If you want to retain your original steering column and wheel, there is a conversion lower bearing kit available (Chevy Duty #76 987 @ $40). You’ll have your work cutout for you, as the TF trucks have the original steering column and gear box in one piece. You’ll have to remove the whole unit, then cut the column outside casing, inner shaft and install the lower bearing kit. I didn’t do this so I can’t be of much help here.

For convenience, I decided to replace my original steering column with a late model tilt column from a GM car. I found a late ’80s Pontiac Grand Prix column at the salvage yard (from a floor shift donor car) minus the column shift. I bought the column for $60. You can buy column shift styles and later remove the shifter (some vendors sell a replacement plastic cover for the column shift lever), but I thought this to be too much of a hassle so I kept looking for the ‘right’ column.

A word of caution here, if you plan to use a column shift, I’d recommend finding a column from a GM Astro (mini) van. They are shorter than most car columns, something I found out later when I had to cut almost 8 inches off my Pontiac column (more about that later).

You’ll also need a steering column/dash mounting bracket (commonly called a ‘drop’) of which there are many makes and sizes or lengths/drop dimensions available. Don’t buy this until you’re ready to go together with the new column (I bought mine too early and wound-up sending it back and waiting for the next one).

A bracket for fastening the column to the floor will either have to be fabricated or purchased (I bought mine for $15) and usually consists of a plate to be bolted to the floor and a collar with clamp for holding the column in place.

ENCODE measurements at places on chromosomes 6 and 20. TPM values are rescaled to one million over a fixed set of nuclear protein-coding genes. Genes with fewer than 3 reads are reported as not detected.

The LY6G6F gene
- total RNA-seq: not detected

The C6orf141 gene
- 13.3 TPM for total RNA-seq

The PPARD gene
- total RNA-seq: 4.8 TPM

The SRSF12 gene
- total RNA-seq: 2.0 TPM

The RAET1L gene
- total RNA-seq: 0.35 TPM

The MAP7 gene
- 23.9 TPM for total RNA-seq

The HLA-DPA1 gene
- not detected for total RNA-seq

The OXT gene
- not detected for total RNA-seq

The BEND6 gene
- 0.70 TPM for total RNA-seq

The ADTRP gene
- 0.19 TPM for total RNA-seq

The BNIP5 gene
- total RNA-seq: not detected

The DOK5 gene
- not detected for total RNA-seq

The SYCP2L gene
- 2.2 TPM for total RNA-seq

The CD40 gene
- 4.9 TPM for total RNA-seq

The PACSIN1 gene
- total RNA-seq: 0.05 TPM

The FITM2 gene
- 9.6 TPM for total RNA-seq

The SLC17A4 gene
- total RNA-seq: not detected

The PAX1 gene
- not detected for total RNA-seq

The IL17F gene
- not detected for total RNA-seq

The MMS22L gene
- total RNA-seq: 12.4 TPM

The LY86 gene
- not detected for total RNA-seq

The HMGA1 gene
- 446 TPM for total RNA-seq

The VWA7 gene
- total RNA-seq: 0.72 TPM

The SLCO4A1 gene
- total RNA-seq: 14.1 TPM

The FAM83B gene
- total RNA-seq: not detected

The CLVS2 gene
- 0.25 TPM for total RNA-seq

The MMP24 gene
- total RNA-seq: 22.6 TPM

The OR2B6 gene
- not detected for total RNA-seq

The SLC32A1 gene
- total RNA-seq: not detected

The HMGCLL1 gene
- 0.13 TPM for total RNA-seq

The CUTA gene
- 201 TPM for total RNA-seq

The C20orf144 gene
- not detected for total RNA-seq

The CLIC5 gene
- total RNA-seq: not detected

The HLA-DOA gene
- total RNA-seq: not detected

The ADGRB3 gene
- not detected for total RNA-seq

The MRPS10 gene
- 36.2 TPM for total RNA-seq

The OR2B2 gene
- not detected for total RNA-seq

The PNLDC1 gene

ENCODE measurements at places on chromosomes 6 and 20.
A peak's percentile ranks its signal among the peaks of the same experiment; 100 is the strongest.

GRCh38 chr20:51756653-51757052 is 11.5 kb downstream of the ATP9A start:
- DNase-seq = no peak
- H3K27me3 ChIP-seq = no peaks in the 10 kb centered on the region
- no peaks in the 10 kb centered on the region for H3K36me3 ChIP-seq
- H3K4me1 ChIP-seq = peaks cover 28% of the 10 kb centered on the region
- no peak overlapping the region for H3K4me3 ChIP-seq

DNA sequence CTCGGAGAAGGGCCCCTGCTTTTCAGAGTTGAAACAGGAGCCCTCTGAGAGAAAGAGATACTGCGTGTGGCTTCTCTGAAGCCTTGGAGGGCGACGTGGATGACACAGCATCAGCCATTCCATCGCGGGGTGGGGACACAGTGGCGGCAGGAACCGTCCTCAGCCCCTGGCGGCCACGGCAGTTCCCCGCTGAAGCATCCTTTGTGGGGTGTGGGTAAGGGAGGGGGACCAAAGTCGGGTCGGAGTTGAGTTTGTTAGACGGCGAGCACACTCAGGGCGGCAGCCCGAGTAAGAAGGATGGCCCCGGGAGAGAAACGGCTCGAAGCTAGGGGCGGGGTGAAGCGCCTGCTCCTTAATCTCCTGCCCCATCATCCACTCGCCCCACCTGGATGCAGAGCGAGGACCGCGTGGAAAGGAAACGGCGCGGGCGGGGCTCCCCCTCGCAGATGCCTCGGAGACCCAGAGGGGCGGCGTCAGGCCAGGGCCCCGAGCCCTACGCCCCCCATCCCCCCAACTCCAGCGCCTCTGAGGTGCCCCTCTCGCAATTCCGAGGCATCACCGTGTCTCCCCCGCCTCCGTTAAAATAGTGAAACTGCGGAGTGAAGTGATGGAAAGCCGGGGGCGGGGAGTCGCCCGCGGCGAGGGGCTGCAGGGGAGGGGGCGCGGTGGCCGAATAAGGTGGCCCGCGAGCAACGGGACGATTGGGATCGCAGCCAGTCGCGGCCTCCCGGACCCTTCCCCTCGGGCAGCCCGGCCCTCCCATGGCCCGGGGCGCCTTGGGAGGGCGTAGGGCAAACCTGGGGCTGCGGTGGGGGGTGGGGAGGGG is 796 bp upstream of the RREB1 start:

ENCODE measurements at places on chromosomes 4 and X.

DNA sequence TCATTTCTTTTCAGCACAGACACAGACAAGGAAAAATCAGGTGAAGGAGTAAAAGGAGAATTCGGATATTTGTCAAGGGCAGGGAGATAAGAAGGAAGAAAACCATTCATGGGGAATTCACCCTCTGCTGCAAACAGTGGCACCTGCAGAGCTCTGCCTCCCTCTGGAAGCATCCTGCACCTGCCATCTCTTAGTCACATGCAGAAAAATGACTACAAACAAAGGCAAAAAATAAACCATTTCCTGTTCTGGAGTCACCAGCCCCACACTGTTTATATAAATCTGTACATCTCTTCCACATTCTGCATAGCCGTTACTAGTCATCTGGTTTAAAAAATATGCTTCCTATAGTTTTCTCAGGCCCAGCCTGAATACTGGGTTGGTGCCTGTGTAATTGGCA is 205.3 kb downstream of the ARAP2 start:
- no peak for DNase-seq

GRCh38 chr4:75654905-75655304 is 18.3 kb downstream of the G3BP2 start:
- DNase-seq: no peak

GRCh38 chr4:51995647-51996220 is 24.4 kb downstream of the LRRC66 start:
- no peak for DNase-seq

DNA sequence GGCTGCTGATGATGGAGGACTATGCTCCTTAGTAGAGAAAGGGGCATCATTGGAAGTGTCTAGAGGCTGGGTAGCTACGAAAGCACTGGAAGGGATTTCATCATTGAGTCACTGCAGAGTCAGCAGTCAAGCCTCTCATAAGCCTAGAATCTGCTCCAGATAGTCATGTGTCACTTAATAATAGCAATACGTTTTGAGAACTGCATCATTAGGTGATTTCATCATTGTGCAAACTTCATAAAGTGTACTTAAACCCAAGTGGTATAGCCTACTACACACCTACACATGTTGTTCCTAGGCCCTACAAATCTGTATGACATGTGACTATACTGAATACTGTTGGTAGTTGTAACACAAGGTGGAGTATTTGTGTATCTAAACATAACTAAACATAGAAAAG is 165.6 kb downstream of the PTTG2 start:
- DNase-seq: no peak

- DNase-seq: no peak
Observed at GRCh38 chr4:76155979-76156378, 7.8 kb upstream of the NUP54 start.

You’ll also need a kit to convert your earlier wiring to the GM column. I bought a kit from Painless Performance (#30806 @ $35), but I was also rewiring my truck at the same time and smoothing the dash, so rewiring the turn signals, ignition switch and dimmer switch was all part of the rewiring.

Removing the driver’s front sheet metal Some instructions don’t require you remove any of the front end sheet metal, but it was my experience that removing the driver’s side front fender and inner fender gave me the access I needed and saved a lot of headaches as the work progressed. Although there are a lot of bolts attaching the inner/outer fender and front grill/crosspieces, I had it all disassembled in about an hour (with help). Keep track of all the bolts and spacers to make sure your parts fit together as well as they came apart. Also label all the wiring to the driver’s side headlight and turn signal. I left the front bumper on and hood in the open position during this conversion and didn’t have too much trouble maneuvering around them.

Removing the original steering column/gearbox

My truck has a 283 V8 engine and I quickly found that to get the old steering column/gear box out I had to remove the driver’s side engine exhaust manifold and emergency/parking brake rod (from dash to front frame) in order to have enough room to slide out the whole assembly in one piece. This included removing the steering wheel, cutting and removing the floor mounting bracket for the column (won’t slide off without serious disassembly of the steering wheel ‘cup’ and turn signal mechanism), and pulling the original Pitman Arm as it comes out through the frame rail from the inside. Steering wheel and Pitman Arm pullers were inexpensive at the local parts store. With all this apart, you should be able to slide the column/gearbox out between the frame and front axle (it will require some jockeying).

While you’re at it, it’s time to remove the original cast-iron steering arm that connected the Pitman Arm to the driver’s side front wheel. Rather than disassemble the whole driver’s side wheel, brakes and mounting plate, I used a grinder and cutoff wheel to cut though the cast iron arm as it wraps around the front axle kingpins and connects to the backing plate.

The driver’s side front shock must be relocated because the new steering gear box bolts on the frame exactly where the top mounting bracket is.  I ground-off the heads of the rivets holding the bracket to the frame, then used a punch and hammer to drive the rivets out. Do not reinstall the top shock mounting bracket until the new steering gear box is mounted on the frame to assure adequate clearance.  I tilted the driver’s side shock towards the back of the truck (slightly behind the centerline of the front axle), then made sure I placed the bracket high enough on the frame to permit full shock travel.  Redrilled new holes through the frame and used grade 8 bolts and hardware to complete the relocation.

Mounting the replacement steering gear box